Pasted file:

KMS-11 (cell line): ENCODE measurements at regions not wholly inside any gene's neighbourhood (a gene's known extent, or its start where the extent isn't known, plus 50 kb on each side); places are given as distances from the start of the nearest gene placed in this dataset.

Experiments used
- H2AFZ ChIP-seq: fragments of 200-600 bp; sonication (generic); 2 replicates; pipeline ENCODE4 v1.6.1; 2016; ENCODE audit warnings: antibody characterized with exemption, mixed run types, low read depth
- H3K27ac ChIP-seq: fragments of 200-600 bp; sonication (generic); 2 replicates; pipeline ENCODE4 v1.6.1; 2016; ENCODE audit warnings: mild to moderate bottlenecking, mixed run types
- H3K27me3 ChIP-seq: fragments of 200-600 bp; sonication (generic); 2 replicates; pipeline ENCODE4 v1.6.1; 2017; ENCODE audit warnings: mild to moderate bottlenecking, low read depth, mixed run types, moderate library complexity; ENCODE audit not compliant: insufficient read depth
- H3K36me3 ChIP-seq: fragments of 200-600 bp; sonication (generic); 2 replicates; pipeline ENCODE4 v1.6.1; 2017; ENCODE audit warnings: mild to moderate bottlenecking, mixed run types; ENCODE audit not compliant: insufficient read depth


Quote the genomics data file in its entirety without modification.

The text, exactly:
KMS-11 (cell line): ENCODE measurements at regions not wholly inside any gene's neighbourhood (a gene's known extent, or its start where the extent isn't known, plus 50 kb on each side); places are given as distances from the start of the nearest gene placed in this dataset.

Experiments used
- H2AFZ ChIP-seq: fragments of 200-600 bp; sonication (generic); 2 replicates; pipeline ENCODE4 v1.6.1; 2016; ENCODE audit warnings: antibody characterized with exemption, mixed run types, low read depth
- H3K27ac ChIP-seq: fragments of 200-600 bp; sonication (generic); 2 replicates; pipeline ENCODE4 v1.6.1; 2016; ENCODE audit warnings: mild to moderate bottlenecking, mixed run types
- H3K27me3 ChIP-seq: fragments of 200-600 bp; sonication (generic); 2 replicates; pipeline ENCODE4 v1.6.1; 2017; ENCODE audit warnings: mild to moderate bottlenecking, low read depth, mixed run types, moderate library complexity; ENCODE audit not compliant: insufficient read depth
- H3K36me3 ChIP-seq: fragments of 200-600 bp; sonication (generic); 2 replicates; pipeline ENCODE4 v1.6.1; 2017; ENCODE audit warnings: mild to moderate bottlenecking, mixed run types; ENCODE audit not compliant: insufficient read depth